What is really necessary is a system that will recycle a large percentage of the proceeds from a carbon tax into lending for small to large scale efficiency and renewable energy projects. This might be a means to get the financiers to back off cap and trade but I definitely don’t want to see another round of securitization. Otherwise politicians are going to treat this revenue stream like they treat every other one, like a damn piggy bank.

    1. psychohistorian

      You said at the end: “Otherwise politicians are going to treat this revenue stream like they treat every other one, like a damn piggy bank.”

      I would argue that it is not the politicians that we have no control over here. It is the money and power that has corrupted the political system such that they can bribe the politicians to give them our piggy bank. Those folks behind the screen are who I think need exposure and control.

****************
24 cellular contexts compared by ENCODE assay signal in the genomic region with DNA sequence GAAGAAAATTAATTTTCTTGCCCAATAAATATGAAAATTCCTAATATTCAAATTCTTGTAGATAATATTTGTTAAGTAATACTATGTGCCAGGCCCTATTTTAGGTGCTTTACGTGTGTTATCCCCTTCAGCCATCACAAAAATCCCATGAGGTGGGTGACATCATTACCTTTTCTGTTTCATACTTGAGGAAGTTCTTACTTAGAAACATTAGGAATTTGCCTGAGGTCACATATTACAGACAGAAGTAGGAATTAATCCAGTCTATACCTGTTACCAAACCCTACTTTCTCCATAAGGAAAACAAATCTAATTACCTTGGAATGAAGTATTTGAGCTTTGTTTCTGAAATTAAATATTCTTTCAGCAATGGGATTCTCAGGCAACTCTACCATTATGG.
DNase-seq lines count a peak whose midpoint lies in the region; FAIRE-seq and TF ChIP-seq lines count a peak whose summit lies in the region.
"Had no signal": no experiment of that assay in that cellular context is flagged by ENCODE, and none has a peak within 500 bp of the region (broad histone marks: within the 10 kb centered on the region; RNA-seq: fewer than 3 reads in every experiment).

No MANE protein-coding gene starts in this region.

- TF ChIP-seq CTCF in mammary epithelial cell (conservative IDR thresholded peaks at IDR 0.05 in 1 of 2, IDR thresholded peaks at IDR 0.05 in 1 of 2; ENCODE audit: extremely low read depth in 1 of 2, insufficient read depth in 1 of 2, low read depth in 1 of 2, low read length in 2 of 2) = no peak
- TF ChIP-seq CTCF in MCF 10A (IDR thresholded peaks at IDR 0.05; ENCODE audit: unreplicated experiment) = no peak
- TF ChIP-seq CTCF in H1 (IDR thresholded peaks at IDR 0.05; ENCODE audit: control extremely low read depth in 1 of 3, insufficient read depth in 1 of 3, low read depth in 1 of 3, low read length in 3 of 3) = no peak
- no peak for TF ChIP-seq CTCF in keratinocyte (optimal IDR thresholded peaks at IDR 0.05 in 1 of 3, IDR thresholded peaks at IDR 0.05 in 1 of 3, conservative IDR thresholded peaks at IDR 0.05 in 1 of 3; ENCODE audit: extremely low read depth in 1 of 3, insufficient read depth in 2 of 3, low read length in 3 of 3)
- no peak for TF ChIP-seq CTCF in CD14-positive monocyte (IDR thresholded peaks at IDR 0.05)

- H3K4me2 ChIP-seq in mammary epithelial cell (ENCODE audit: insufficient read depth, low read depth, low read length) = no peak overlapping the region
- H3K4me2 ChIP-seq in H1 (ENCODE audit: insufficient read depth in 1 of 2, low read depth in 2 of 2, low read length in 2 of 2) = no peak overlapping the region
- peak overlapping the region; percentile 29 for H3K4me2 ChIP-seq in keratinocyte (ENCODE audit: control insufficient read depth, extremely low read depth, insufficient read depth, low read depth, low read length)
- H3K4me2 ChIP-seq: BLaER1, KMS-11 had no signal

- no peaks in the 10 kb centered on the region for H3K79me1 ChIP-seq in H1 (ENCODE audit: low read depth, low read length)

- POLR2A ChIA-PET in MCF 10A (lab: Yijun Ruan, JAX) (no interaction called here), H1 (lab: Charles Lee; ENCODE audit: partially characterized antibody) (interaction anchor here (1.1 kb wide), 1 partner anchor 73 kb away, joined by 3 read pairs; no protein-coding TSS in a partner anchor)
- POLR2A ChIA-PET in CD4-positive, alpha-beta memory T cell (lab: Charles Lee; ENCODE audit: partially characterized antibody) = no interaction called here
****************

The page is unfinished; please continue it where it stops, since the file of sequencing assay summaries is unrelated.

1. aet

        What we have no control over is the physics.

        The petro-age has to end, and relatively quickly, to avoid possible extinction (never mind preserving “lifestyles”):
        Whereas but thirty years ago, it was thought that the petro-age would last as long as the petroleum itself lasted.
        The force & scope of the cost of the negative externalities to its use have become too great to ignore.

        That’s a difficult perceptual shift for those invested in how things were to make. So the political row and denial is understandable.

        But we’ve got to hold the line on emissions.
        That is all. How is irrelevant so long as it be done quickly. Time is the enemy, here.

  7. Demented Chimp

    Glad this is finally gaining attention. Seeing as the derivatives created consumer debt bubble has actually driven increased emissions and pushed us further down the road to calamity. Why o why would we ask them back to the table to clean up the mess they created! They are the problem.

    The lesson is very fresh in peoples minds and bankers are public enemy number 1. Time to drive in the stake, but we all have to grab the handle and soon.